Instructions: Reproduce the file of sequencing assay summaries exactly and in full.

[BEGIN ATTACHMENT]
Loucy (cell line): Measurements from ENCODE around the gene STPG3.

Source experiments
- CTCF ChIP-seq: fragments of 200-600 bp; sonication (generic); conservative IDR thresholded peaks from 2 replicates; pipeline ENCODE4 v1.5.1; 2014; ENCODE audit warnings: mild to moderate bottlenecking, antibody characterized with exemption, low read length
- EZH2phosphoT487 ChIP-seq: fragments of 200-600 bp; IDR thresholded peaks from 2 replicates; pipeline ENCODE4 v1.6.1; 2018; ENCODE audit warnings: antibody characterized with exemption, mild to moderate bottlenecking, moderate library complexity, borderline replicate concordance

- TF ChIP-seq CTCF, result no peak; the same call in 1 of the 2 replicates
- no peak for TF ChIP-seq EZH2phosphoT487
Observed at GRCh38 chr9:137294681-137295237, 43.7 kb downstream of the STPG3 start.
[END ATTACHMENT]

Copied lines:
Loucy (cell line): Measurements from ENCODE around the gene STPG3.

Source experiments
- CTCF ChIP-seq: fragments of 200-600 bp; sonication (generic); conservative IDR thresholded peaks from 2 replicates; pipeline ENCODE4 v1.5.1; 2014; ENCODE audit warnings: mild to moderate bottlenecking, antibody characterized with exemption, low read length
- EZH2phosphoT487 ChIP-seq: fragments of 200-600 bp; IDR thresholded peaks from 2 replicates; pipeline ENCODE4 v1.6.1; 2018; ENCODE audit warnings: antibody characterized with exemption, mild to moderate bottlenecking, moderate library complexity, borderline replicate concordance

- TF ChIP-seq CTCF, result no peak; the same call in 1 of the 2 replicates
- no peak for TF ChIP-seq EZH2phosphoT487
Observed at GRCh38 chr9:137294681-137295237, 43.7 kb downstream of the STPG3 start.